The New Zealand Dance Company’s premiere of Kiss The Sky, opening at this month’s end, orbits about the themes of the seasons, the southern sky, and ideas of death and rebirth. This triple bill performance features the company’s first-ever commissioned piece from Korean choreographer Kim Jae Duk.
Kim’s work Sigan (time), inspired by the vibrant blue of the sky, explores the extremes of serenity and chaos. For him, the seasons, sky, and time are important elements of the natural world to which he is secondary.
Dancer Carl Tolentino describes being a part of Kim’s creative process as being a type of surrender. “Like a player in chess and [the dancers] are pawns… we are swayed, moved, sacrificed, to orchestrate this beautiful work and in the end it belongs to each dancer entirely.” For this dancer, the meaning of the sky has become one to do with the lack of limits: “…Never ending, something to look out at and engulfs the self, making you feel small, insignificant but also strong, solid where you can reach out in hope and ambition.”
The score of Sigan melds modernity with tradition; it is a contemporary composition starring traditional Korean instruments. The choreographer’s interpretation of this music will be interesting to witness – in his previous work Bolero, Kim had wanted to “conquer [the music’s] logic with [his] movement and choreography.”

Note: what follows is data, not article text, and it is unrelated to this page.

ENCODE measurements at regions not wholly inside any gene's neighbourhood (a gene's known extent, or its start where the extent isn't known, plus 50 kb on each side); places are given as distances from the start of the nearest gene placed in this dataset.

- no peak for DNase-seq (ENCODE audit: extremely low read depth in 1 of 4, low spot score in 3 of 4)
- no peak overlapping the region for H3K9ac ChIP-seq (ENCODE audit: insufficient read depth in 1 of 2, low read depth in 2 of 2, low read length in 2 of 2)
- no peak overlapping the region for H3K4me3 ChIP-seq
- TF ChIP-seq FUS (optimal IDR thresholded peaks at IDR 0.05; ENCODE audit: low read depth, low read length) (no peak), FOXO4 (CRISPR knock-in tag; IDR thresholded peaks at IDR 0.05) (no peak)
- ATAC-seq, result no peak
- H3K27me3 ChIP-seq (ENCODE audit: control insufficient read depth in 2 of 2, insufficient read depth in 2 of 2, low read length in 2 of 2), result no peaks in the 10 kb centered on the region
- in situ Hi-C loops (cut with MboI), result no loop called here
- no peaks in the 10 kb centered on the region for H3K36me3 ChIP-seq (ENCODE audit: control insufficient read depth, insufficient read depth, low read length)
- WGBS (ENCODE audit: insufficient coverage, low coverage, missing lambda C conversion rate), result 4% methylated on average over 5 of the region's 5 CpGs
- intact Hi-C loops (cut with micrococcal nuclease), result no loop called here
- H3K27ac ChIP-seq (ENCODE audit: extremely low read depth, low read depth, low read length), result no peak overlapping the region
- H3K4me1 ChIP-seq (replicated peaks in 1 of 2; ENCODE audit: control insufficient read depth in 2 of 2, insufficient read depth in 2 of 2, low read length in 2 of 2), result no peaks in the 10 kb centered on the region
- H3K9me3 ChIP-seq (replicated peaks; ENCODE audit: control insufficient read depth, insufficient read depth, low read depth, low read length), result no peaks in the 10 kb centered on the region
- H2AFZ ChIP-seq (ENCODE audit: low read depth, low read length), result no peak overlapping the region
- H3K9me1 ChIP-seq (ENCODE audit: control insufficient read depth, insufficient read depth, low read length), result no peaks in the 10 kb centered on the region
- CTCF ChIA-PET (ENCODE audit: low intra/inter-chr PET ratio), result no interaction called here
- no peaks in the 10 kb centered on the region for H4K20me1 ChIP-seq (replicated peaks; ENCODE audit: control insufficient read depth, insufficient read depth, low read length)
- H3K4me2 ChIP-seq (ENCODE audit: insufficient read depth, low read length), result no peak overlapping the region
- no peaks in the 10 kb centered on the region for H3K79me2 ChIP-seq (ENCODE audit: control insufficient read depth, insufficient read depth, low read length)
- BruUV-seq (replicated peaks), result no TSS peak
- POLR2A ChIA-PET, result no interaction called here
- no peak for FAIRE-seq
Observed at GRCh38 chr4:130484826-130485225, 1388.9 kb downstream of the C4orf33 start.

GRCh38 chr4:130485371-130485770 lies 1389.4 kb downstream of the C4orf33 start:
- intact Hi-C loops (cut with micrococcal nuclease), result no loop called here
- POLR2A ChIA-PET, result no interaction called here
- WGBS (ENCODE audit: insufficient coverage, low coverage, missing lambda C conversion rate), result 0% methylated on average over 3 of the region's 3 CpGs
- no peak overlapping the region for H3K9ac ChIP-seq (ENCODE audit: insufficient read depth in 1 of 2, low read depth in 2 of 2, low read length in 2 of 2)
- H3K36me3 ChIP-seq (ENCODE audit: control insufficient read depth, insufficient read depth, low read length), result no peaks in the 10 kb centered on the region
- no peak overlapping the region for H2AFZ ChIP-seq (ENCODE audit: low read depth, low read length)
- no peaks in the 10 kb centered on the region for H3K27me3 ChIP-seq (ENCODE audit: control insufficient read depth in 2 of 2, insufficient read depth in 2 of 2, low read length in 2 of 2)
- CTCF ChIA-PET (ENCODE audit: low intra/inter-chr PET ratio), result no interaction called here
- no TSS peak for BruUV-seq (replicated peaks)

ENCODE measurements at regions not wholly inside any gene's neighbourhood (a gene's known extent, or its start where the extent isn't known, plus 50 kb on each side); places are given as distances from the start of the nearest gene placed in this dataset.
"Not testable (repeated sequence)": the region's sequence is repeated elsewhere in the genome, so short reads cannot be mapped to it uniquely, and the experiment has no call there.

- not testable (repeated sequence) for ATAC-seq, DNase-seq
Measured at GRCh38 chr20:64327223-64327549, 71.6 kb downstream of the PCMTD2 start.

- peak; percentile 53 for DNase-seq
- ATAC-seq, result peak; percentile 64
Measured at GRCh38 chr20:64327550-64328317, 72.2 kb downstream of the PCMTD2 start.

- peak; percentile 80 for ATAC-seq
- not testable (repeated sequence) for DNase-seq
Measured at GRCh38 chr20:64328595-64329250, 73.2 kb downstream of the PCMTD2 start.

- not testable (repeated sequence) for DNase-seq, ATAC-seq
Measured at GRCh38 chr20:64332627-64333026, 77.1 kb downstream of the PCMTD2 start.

Though Kim’s background choreographing for South Korea’s booming entertainment industry means he has a profound understanding of what makes art popular, mass appeal isn’t what he strives for in his work – “A great choreographer to me is someone who can separate the notions of being universal and popular.”
Universality in a work, “a work that speaks further beyond [the choreographer] or the dancers involved” is something Tolentino also believes makes great dance. A great choreographer can make a work that “connects the viewer to challenge them emotionally and leaves a mental scar of their experience,” he says.
Kiss the Sky runs from Thursday 29 June 2017 until Saturday 1st July at the Bruce Mason Centre, Auckland. Tickets are available here.SHARE THIS POST...